Pacific Postcards

Historical and Cultural Context of the Makah Whaling Request (Isabela Alameda)

Gray whales have only one natural predator, the orca. Yet in 1947 they were given protection by the International Whaling Commission (IWF) and were on the Endangered Species List until 1994. This severe decline in population was not the fault of the killer whale, but rather due to the actions of hunters and traders who filled the Pacific Ocean throughout the 19th and 20th centuries. As time progressed, work to protect the dwindling whale populations along the Pacific coast and across the world became increasingly important, and several anti-whaling groups formed and grew in numbers. These groups argued against the hunting and consumption of whales in the open ocean, often targeting indigenous groups, one of which was the Makah tribe. This opposition, along with federal and international regulations, forced the tribe to halt their whaling practices and begin fighting to regain their cultural right. The Declaration of Patrick DePoe, made in regards to a proposed waiver for the Makah tribe to resume subsistence and cultural whaling practices, explains that the tribe’s traditional practices have been diminished and stripped from them by regulations, which has negatively impacted the native group. However, when read alongside the works of David Igler and Joshua Reid, it becomes more apparent as to why the whale populations declined and the extent to which their near extinction has damaged a central part of the Makah identity.

The Makah Tribe is an indigenous group that resides in the Pacific Northwest Region of the United States, in present day Washington state and on the coast of Neah Bay. Known as the Qʷidiččaʔa·tx̌ or “the People of the Cape”, this native tribe has a rich history within the Pacific region, not only on land but also in the coastal waters. Throughout this time, the Makahs have always had a relationship with their natural environment, and according to the International Whaling Commission (IWC), the practice of whaling has been a consistent part of this relationship and of their culture for at least the past 2,000 years. They explain that not only did “whale products formed a central – and likely the dominant – component of Makahs’ traditional diet”, but the process of hunting, preparing, and eating whale products has been a crucial part of their identity as it correlated directly to specific ceremonies and rituals that help them strengthen their community ties and uphold their traditions (IWC 2021). However, in the 19th and 20th centuries, the exploitation of ocean creatures, including gray whales, by European and American voyagers led to the degradation of whale populations and pushed them towards extinction. Due to the decline in whale populations along the Pacific coast, the Makah people became largely unable to practice subsistence whaling and have since been trying to regain their right to these traditions.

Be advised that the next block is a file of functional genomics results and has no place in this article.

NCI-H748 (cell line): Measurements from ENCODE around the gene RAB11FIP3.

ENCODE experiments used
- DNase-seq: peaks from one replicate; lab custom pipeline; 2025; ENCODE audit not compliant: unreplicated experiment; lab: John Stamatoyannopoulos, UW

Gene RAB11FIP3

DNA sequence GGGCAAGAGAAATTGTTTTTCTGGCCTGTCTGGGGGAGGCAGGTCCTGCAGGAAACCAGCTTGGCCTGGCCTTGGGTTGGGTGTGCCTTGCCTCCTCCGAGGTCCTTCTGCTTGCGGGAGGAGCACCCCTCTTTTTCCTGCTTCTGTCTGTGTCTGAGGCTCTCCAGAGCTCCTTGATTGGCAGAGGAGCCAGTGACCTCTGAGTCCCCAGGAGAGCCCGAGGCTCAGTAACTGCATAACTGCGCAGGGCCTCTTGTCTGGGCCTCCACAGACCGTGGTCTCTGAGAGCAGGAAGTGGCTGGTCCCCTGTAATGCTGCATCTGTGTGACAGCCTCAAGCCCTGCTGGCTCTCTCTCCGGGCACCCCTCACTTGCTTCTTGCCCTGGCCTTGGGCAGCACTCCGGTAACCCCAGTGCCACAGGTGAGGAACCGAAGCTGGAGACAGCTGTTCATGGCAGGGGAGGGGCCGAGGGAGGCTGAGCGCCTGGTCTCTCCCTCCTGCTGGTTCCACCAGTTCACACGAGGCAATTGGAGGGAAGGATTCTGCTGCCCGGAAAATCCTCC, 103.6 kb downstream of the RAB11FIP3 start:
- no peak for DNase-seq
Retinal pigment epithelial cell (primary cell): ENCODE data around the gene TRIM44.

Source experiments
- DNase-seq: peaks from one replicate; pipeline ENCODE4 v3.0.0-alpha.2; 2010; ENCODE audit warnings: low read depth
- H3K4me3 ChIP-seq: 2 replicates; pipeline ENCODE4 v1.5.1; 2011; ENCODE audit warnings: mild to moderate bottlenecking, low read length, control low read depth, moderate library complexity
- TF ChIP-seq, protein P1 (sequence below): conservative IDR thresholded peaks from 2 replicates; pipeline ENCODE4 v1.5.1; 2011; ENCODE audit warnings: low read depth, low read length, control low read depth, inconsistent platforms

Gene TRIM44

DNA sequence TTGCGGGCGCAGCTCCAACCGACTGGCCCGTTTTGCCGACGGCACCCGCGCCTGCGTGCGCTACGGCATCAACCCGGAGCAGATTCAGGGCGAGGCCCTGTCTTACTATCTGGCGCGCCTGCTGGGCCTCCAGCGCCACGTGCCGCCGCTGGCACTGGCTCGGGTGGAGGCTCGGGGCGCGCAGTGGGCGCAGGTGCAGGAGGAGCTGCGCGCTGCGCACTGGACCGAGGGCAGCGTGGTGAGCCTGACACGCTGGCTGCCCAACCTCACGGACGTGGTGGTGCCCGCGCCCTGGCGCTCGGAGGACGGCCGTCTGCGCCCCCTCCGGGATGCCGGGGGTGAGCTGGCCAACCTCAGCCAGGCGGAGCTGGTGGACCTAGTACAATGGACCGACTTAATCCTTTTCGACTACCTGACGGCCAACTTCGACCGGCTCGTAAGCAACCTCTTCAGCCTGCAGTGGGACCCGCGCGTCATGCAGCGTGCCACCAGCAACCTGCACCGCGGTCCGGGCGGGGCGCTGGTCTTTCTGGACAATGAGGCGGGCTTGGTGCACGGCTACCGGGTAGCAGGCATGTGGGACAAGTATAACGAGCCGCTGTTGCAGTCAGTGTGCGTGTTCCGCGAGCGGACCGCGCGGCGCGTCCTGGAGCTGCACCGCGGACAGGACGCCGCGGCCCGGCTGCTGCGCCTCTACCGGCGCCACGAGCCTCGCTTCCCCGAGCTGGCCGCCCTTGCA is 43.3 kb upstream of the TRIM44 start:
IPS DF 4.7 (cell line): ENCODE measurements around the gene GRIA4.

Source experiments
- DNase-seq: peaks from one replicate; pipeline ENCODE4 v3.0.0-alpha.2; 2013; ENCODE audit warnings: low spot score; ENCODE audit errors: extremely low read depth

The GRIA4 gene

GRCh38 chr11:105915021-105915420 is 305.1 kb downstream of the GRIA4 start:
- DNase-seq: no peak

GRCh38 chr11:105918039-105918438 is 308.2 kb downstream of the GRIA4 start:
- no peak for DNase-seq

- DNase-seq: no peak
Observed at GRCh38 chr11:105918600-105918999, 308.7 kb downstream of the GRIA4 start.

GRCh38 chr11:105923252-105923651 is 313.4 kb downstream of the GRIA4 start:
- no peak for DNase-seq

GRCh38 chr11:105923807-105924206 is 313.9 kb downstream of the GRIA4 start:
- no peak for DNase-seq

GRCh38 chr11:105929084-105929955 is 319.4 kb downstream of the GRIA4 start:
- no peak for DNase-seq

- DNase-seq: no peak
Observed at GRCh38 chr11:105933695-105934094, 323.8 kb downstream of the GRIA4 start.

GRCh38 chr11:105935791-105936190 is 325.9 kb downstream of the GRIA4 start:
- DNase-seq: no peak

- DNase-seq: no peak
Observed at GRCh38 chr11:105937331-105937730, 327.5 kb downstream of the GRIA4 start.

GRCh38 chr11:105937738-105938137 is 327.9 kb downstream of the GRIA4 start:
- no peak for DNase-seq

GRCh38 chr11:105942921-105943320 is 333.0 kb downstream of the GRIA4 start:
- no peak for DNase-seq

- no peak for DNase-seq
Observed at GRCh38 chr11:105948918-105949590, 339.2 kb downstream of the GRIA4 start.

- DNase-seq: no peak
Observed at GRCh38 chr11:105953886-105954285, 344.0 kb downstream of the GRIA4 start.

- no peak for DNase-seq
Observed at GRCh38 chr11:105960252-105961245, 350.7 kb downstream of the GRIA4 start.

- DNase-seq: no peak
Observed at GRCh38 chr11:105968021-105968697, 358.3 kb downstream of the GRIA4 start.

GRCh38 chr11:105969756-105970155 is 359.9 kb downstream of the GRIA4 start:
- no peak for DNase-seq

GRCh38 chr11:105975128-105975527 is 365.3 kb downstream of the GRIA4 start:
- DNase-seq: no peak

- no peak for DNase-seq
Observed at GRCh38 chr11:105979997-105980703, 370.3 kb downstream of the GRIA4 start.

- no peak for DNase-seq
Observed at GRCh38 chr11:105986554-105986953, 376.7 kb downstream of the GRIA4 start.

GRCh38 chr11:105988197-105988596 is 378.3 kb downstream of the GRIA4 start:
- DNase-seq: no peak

Despite the assurance that they would maintain the “right of ... whaling … at usual and accustomed grounds” as stated in the 1855 Treaty of Neah Bay, the Makah people were unable to hunt grey whales for over 70 years due to the species being driven to near extinction by commercial whaling and the fact that they were added to the endangered species list in 1970. Therefore, when the species was delisted in 1994, the Makah people were eager to resume their traditional practices, and caught their first grey whale in decades in 1999. However, soon after the US government declared that the tribe needed to obtain a waiver for subsistence whaling and that the National Oceanic and Atmospheric Administration (NOAA) “must complete a comprehensive environmental review of the hunt” beforehand (IWC 2021). Therefore, in 2005 the tribal leaders submitted their initial request for such waiver and their efforts continued all the way into 2019.